Review: BackTrack 5 Wireless Penetration Testing

Vivek Ramachandran. Published by Packt Publishing (ISBN: 978-1-849515-58-0). Price: $49.99, 208pgs, paperback.

It says something for the ubiquitious nature of wifi that this subject warrants a book to itself. Wireless networks are everywhere – some would argue they’re in too many places. And as we discuss in the article on pg.14 of this issue, the technologies that are supposed to secure wireless networks are proving not to be up to the task. Of course, that very insecurity is what makes this book possible.

It also says something about the popularity of BackTrack that it’s Ramachandran’s platform of choice for this subject. This makes a lot of sense: BackTrack effectively provides a standardised reference platform with all the necessary tools either built in or easily available. This saves a lot of time and effort for the author who doesn’t need to go through endless pages of installation procedures.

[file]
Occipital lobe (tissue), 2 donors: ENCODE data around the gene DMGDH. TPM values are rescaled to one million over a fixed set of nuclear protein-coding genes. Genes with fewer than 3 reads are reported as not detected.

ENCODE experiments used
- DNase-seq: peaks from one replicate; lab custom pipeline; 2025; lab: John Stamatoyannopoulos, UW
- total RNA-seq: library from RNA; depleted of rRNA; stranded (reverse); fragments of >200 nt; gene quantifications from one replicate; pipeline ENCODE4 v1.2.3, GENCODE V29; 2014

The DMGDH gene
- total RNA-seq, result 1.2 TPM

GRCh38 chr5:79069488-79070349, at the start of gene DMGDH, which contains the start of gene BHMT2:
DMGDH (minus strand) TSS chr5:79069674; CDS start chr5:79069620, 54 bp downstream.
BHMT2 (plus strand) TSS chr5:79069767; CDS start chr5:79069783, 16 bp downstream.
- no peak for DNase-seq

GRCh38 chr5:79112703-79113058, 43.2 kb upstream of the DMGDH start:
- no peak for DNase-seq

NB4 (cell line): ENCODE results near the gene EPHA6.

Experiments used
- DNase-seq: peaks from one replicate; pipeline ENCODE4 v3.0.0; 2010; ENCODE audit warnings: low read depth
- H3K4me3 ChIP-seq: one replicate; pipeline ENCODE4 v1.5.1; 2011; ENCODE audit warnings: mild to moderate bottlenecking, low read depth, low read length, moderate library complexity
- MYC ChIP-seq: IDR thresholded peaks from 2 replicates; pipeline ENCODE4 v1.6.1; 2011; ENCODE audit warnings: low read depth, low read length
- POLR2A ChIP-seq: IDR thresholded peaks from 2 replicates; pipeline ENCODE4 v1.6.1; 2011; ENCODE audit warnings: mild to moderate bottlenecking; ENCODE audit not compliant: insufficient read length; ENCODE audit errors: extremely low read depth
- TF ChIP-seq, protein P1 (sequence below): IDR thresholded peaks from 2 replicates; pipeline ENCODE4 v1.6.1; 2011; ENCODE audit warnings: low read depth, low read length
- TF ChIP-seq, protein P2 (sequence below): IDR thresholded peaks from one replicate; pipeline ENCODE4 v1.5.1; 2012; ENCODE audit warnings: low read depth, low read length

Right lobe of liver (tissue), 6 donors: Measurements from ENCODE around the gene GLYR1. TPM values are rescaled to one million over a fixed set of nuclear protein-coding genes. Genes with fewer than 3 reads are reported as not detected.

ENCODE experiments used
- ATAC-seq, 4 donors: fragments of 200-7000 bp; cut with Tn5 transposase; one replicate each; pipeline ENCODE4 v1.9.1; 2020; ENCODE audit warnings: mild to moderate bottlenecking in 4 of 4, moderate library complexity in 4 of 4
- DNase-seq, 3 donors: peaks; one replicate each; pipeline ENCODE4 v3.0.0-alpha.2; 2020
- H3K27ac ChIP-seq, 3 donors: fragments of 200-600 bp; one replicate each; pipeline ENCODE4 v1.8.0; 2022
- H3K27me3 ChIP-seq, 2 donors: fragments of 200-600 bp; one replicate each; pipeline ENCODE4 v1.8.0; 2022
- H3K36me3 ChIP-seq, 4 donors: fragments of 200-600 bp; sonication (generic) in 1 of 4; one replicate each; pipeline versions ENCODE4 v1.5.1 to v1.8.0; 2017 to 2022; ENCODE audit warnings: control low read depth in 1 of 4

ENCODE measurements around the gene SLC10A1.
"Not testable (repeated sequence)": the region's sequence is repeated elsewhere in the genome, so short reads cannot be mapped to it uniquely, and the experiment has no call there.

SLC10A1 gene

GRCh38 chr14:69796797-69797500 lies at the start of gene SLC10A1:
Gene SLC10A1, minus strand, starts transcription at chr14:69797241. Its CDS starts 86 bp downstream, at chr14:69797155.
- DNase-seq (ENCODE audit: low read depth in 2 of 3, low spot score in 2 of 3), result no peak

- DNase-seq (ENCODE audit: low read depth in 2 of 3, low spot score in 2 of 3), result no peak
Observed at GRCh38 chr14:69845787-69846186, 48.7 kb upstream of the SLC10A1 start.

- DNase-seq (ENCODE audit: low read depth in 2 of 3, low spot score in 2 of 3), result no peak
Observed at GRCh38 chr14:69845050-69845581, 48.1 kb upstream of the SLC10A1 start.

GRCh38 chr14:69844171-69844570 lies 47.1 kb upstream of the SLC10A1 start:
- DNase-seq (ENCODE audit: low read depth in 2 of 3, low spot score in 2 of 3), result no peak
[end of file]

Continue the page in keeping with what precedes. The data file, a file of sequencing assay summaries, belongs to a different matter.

For wireless pen-testing, you do need one other piece of equipment, and that’s a wifi adapter. Many laptops come with built-in devices, of course, but these are often Broadcom cards that can have issues with things like promiscuous mode. This book is based on an Alfa USB adapter which is cheap, easy to obtain worldwide and highly amenable to the tasks asked of it here. And Ramachandran guides you through setting up a lab network for testing the methods detailed here.

Once it’s got you set up, the book wastes no time in delving into a hands-on session with wireless networking. By page 29 you’re already sniffing packets. And that pretty much sets the tone for the rest of the book. The pace is fast and the emphasis is on actually doing it. You’re soon cracking WEP and WPA passwords, becoming an evil twin with MAC spoofing, setting up rogue access points and conducting man in the middle attacks. The book doesn’t just go for the easy scores, either: there’s a chapter on attacking WPA-Enterprise and Radius-based systems. All the way through there are lots of screengrabs, so you can see what should be happening on your screen.

This is an excellent tutorial in the current state of the art when it comes to hacking – or testing – wireless networks.

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